Since it will be impossible to please everyone, the criticism will be ongoing. But the support and encouragement are vast. I know that countless friends and alumni are committed to praying for me and for Wheaton College—every day, in many cases. So I believe that God will give me the grace to serve him faithfully.

Beyond the personal pressures, of course, there are all the pressures that Christian colleges face from the wider world: to compromise biblical standards on sexual ethics, to accommodate biblical theology to secular thought, to seek academic recognition for reasons of pride rather than humble service—the challenges will be endless. At Wheaton we try to meet these challenges by remaining true to our Statement of Faith and Community Covenant—documents that guide our thinking and conduct along biblical lines.

GM: What do you view as the possible joys of the work?

PR: I expect that the biggest joy will be to connect with college students. At the center of everything that Wheaton does is the intellectual work of preparing young people to offer a lifetime of service “for Christ and His Kingdom,” as our motto puts it. I will do everything in my power to ensure that our students receive the very best biblical, theological, and academic training that a college can provide. I look forward to spending some of my time with students in chapel, at the dining hall, in the concert hall, in the gymnasium, and everywhere else on campus.

GM: What are the hopes or goals you have for your work at Wheaton?

PR: My goals are many: to maintain Wheaton’s long-standing commitment to evangelical orthodoxy; to support our faculty in the exceptional work they do as teachers and scholars; to improve our campus facilities; to develop a more comprehensive program for collaborative student/faculty research; to continue to grow our ethnic diversity; to strengthen our connections to the church worldwide—my list of goals is a long one.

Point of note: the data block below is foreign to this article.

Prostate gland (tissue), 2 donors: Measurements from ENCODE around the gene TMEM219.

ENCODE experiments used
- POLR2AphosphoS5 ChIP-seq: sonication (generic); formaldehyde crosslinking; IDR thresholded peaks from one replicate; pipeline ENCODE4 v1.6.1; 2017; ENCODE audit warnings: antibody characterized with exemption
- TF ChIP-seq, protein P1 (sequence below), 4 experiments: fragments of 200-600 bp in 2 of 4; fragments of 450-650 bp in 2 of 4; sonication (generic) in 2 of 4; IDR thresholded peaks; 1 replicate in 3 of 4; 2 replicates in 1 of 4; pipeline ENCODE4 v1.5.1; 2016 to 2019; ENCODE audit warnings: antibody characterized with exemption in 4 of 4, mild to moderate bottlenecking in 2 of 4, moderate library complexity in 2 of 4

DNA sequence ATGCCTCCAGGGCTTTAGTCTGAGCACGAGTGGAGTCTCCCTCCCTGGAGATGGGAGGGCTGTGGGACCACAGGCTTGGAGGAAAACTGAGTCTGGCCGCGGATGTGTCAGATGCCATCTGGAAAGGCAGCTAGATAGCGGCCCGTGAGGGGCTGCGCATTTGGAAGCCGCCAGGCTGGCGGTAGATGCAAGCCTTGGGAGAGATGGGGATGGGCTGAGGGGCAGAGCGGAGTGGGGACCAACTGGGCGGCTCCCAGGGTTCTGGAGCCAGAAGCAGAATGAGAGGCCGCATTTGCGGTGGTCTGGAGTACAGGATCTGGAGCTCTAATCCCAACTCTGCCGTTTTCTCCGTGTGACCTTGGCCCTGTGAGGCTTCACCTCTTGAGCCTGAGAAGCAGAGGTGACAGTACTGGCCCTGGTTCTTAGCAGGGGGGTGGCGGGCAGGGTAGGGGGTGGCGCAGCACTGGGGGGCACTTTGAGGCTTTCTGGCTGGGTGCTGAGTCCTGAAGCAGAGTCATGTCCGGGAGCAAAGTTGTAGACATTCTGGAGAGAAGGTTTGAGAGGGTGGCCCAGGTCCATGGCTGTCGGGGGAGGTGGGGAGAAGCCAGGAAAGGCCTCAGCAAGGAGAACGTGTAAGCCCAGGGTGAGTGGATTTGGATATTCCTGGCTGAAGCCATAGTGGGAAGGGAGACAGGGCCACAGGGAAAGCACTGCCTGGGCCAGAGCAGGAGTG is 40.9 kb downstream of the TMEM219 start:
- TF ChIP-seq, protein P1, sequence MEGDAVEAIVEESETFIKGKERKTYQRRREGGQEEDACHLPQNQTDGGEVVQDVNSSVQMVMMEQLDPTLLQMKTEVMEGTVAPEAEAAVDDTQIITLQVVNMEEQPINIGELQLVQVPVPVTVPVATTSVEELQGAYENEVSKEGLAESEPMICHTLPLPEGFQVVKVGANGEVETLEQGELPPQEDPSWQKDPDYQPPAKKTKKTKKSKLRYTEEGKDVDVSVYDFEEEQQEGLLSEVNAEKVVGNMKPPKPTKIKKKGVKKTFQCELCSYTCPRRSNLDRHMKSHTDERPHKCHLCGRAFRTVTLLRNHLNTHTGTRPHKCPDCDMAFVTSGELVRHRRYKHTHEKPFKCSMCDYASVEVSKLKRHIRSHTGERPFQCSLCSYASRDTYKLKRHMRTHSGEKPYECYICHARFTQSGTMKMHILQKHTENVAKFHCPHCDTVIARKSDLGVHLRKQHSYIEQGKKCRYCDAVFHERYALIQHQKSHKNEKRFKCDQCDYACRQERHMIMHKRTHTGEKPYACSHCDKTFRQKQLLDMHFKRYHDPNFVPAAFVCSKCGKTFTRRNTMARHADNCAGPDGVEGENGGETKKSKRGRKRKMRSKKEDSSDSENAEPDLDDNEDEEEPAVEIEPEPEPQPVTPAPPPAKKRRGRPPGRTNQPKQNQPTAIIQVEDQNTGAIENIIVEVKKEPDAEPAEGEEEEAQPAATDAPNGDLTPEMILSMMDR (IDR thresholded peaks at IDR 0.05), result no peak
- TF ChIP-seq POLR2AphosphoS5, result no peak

But perhaps my biggest goal is to help a performance-oriented campus become more and more a community of grace, in which the pursuit of excellence is motivated primarily by everything that God has done for us in Christ, not by our desire to do something for God.

GM: How can you see that God’s providence in your life has prepared you for this position?

PR: From earliest childhood, almost everything I love in life has been associated with Wheaton College. I like to say that the campus is my natural habitat. Wheaton is the place where I fell in love with books and the life of the mind, with sports and music, with literature and philosophy. It is also the place where I fell in love with my wife; I met Lisa Maxwell during orientation week our freshman year and by Christmas I was sure that I wanted to marry her.

At the center of all these experiences has been God himself, who led me to fall in love with Wheaton College when I was still a young boy. This gave me a heart for Christ and His Kingdom that has never left me, and which I now see has prepared me to serve the college as its president.

Wheaton College is an academically rigorous Christian liberal arts college located west of Chicago. About 2,400 undergraduates and 500 graduate students come from 50 states, 37 countries, and over 55 denominations. Its motto is: Christo et Regno Ejus (For Christ and His Kingdom).